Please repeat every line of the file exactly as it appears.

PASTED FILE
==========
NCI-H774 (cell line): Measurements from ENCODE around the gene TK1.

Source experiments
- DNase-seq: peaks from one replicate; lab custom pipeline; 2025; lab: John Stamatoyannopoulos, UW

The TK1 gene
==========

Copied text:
NCI-H774 (cell line): Measurements from ENCODE around the gene TK1.

Source experiments
- DNase-seq: peaks from one replicate; lab custom pipeline; 2025; lab: John Stamatoyannopoulos, UW

The TK1 gene